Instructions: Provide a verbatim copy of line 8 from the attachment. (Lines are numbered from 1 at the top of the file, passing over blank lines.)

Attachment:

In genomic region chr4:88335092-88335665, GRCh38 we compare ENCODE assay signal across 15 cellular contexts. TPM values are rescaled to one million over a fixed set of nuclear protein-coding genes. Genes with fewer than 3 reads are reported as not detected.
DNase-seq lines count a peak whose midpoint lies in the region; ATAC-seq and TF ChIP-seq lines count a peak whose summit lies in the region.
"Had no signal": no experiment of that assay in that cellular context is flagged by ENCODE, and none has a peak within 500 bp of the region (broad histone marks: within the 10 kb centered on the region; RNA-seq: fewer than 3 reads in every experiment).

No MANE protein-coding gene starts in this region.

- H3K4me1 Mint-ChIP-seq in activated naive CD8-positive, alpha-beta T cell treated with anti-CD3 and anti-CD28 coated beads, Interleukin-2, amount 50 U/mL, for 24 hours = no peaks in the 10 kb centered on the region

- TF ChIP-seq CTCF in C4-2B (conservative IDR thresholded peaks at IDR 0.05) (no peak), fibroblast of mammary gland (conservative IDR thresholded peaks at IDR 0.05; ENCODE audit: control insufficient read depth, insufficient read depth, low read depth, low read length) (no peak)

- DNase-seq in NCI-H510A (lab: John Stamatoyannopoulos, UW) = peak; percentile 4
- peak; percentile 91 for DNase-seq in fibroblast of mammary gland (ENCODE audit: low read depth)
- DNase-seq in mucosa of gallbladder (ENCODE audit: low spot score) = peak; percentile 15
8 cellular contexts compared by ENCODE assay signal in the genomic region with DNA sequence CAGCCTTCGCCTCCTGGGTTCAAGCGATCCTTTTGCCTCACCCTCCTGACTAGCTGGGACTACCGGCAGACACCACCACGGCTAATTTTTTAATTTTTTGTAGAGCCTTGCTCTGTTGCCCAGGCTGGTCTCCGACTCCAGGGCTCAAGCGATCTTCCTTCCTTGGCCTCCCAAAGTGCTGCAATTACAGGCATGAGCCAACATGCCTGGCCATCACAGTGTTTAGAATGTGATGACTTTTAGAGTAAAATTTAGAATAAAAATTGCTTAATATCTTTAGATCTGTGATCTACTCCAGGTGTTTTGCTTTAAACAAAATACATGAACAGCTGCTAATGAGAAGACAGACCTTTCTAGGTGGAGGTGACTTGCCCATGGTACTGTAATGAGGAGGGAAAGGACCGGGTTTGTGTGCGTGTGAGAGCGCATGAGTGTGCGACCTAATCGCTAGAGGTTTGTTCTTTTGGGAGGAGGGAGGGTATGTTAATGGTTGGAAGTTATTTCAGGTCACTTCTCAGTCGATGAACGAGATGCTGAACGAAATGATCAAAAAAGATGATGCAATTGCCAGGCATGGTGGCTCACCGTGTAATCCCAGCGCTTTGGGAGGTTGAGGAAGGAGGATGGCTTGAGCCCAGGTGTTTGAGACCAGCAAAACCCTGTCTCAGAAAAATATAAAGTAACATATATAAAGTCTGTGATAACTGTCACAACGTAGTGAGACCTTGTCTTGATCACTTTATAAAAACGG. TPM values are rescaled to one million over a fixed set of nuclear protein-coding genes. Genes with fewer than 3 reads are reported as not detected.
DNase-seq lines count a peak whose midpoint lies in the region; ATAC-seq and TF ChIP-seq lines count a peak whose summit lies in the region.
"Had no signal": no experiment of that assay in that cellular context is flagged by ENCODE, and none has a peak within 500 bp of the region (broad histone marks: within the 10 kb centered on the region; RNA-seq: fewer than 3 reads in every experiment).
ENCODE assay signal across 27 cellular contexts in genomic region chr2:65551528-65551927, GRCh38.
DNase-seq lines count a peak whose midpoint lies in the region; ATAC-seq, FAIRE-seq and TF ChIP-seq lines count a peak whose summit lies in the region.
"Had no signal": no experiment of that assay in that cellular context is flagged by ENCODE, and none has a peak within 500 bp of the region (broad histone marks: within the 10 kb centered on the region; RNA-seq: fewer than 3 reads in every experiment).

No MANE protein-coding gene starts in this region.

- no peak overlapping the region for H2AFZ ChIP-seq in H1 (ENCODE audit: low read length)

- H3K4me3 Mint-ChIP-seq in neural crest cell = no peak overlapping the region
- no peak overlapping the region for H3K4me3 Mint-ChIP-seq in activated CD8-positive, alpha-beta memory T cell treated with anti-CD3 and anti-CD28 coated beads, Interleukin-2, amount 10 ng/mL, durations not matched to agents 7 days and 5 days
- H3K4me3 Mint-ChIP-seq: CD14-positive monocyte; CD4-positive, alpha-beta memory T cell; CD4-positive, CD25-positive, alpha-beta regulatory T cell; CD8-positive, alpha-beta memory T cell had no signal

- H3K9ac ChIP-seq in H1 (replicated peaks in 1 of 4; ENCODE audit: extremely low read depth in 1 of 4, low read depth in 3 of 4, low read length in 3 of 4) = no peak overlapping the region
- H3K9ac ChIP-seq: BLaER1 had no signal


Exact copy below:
- peak; percentile 91 for DNase-seq in fibroblast of mammary gland (ENCODE audit: low read depth)